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Did you know that your environment and what you eat can affect your genetic expression, and even that of your descendents? This also means that what your grandparents ate may affect you today. The reason is the epigenome.
It is like the software to DNA’s hardware, and is comprised of chemical marks and switches that lie along the length of the double helix and help turn the expression of certain genes on or off. Researcher Randy Jirtle discusses new data that indicate that the risk of developing chronic diseases such as diabetes, obesity, and cancer is influenced by persistent adaptations to prenatal and early postnatal nutrition.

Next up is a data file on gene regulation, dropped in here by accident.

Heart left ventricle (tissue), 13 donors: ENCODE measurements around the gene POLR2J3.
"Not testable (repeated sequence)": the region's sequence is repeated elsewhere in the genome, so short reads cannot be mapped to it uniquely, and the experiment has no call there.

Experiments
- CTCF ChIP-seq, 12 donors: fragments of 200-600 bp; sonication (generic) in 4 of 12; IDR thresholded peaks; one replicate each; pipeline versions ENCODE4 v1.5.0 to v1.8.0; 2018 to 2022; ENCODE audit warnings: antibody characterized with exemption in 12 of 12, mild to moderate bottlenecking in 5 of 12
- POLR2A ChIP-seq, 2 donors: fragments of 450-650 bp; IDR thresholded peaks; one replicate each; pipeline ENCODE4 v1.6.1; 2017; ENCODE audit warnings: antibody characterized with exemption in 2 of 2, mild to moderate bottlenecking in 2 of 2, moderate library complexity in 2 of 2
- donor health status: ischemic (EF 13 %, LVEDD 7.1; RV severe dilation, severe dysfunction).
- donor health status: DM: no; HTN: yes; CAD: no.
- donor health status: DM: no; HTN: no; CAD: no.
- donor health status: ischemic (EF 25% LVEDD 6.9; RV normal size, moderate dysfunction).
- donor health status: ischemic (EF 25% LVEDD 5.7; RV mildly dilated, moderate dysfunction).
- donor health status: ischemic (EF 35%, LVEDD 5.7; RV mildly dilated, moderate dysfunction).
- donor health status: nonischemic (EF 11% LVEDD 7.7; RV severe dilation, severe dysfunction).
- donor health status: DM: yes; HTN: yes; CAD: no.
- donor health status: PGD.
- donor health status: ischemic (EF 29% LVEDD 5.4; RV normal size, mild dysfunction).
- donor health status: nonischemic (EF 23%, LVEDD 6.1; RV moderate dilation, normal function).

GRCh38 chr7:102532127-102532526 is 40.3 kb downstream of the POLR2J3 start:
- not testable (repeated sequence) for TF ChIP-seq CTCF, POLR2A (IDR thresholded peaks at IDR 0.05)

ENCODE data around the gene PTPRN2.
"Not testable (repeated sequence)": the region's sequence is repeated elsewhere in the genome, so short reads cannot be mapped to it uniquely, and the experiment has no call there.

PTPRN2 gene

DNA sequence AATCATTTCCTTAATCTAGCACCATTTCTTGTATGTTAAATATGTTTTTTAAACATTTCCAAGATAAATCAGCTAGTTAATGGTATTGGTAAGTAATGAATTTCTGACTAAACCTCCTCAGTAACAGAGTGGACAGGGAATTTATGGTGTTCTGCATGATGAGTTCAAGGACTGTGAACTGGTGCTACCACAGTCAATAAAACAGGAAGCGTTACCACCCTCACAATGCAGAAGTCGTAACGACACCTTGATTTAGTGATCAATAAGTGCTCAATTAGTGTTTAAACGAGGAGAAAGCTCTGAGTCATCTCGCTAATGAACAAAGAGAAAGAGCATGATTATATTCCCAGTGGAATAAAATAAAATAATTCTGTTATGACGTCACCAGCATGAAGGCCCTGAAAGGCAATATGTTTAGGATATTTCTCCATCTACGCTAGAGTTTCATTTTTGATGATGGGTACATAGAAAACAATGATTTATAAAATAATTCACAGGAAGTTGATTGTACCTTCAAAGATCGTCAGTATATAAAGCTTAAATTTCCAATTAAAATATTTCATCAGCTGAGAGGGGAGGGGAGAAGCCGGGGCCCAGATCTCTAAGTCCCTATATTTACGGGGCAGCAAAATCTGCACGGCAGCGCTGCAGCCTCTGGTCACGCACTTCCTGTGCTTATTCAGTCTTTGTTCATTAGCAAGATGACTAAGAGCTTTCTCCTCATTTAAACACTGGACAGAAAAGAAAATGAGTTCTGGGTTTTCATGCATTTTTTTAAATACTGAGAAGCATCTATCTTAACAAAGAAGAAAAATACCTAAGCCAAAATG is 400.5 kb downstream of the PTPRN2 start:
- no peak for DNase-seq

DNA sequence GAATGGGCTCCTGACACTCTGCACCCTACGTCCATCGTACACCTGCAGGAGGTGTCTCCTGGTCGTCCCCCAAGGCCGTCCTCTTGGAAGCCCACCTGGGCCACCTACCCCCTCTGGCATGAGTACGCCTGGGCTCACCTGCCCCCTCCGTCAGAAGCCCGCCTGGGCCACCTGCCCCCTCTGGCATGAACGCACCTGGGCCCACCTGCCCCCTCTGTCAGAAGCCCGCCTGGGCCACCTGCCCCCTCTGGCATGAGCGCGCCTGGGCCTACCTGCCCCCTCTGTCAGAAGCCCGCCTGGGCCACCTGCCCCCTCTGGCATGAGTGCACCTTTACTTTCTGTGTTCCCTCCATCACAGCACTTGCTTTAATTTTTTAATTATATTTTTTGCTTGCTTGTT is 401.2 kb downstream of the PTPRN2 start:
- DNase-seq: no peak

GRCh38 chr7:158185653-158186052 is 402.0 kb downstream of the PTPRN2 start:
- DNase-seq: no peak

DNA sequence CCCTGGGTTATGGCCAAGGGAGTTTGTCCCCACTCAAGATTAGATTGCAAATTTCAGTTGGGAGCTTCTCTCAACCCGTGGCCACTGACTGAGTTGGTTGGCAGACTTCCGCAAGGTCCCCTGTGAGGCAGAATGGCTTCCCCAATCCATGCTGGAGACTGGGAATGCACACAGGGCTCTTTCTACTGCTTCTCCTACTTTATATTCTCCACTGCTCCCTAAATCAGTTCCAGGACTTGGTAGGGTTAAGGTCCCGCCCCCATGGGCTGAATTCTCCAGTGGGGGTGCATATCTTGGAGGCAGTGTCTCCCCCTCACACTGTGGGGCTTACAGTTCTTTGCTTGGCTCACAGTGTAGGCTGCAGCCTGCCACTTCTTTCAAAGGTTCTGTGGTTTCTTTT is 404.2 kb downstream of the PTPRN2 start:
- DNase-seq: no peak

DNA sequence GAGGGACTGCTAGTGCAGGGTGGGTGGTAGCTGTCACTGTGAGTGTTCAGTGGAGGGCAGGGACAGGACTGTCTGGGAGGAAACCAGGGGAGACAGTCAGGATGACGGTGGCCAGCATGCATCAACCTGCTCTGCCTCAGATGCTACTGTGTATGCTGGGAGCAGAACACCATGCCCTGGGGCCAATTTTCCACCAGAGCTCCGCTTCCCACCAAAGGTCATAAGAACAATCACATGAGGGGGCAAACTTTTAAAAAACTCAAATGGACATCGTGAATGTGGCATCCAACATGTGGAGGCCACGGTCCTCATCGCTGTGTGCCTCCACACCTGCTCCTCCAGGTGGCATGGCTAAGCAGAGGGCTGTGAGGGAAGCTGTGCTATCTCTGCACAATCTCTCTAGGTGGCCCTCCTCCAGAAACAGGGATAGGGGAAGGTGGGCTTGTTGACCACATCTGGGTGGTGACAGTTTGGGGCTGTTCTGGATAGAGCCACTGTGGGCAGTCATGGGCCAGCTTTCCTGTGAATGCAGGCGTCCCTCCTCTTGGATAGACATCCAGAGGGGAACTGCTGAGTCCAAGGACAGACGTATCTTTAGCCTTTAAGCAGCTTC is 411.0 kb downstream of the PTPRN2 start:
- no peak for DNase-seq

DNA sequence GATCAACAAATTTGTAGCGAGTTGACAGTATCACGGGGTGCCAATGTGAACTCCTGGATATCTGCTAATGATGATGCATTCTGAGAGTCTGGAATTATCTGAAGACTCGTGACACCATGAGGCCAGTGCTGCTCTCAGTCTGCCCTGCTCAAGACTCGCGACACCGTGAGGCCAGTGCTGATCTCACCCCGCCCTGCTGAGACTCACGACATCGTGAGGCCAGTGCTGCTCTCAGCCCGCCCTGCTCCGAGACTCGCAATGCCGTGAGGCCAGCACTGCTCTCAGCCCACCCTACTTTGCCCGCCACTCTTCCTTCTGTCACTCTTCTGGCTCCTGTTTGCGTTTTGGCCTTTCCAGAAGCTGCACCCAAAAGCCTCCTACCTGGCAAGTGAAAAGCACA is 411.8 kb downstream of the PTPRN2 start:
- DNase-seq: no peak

He also relates that genetic imprinting is an unusual form of epigenetic gene regulation that evolved 150 million years ago in mammals, along with the development of the placenta. This means that only a single genetic or epigenetic event is required to alter the function of an imprinted gene. This helps explain the role that genomic imprinting plays in the genesis of human diseases and behavioral disorders.
Jirtle is a visiting professor at the McArdle Laboratory for Cancer Research at the University of Wisconsin, Madison.
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